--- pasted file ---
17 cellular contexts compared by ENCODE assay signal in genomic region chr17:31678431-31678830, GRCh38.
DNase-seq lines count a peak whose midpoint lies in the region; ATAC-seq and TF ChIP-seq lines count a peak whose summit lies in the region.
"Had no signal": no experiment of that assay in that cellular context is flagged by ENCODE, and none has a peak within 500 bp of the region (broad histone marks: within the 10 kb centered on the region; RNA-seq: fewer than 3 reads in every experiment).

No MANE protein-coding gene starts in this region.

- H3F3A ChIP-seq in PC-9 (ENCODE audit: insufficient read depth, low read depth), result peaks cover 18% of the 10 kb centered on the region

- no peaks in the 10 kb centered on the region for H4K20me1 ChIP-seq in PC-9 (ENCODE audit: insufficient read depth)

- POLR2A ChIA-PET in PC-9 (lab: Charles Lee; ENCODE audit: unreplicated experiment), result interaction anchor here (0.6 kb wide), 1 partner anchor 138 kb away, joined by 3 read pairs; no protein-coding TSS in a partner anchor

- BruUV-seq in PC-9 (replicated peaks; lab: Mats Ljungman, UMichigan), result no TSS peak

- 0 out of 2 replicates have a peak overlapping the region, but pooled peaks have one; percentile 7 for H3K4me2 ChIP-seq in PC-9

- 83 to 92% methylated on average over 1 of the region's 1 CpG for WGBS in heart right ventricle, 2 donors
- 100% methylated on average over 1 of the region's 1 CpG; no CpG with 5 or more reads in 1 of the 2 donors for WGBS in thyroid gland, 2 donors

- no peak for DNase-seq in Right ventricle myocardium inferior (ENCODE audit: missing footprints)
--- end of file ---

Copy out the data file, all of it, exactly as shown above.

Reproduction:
17 cellular contexts compared by ENCODE assay signal in genomic region chr17:31678431-31678830, GRCh38.
DNase-seq lines count a peak whose midpoint lies in the region; ATAC-seq and TF ChIP-seq lines count a peak whose summit lies in the region.
"Had no signal": no experiment of that assay in that cellular context is flagged by ENCODE, and none has a peak within 500 bp of the region (broad histone marks: within the 10 kb centered on the region; RNA-seq: fewer than 3 reads in every experiment).

No MANE protein-coding gene starts in this region.

- H3F3A ChIP-seq in PC-9 (ENCODE audit: insufficient read depth, low read depth), result peaks cover 18% of the 10 kb centered on the region

- no peaks in the 10 kb centered on the region for H4K20me1 ChIP-seq in PC-9 (ENCODE audit: insufficient read depth)

- POLR2A ChIA-PET in PC-9 (lab: Charles Lee; ENCODE audit: unreplicated experiment), result interaction anchor here (0.6 kb wide), 1 partner anchor 138 kb away, joined by 3 read pairs; no protein-coding TSS in a partner anchor

- BruUV-seq in PC-9 (replicated peaks; lab: Mats Ljungman, UMichigan), result no TSS peak

- 0 out of 2 replicates have a peak overlapping the region, but pooled peaks have one; percentile 7 for H3K4me2 ChIP-seq in PC-9

- 83 to 92% methylated on average over 1 of the region's 1 CpG for WGBS in heart right ventricle, 2 donors
- 100% methylated on average over 1 of the region's 1 CpG; no CpG with 5 or more reads in 1 of the 2 donors for WGBS in thyroid gland, 2 donors

- no peak for DNase-seq in Right ventricle myocardium inferior (ENCODE audit: missing footprints)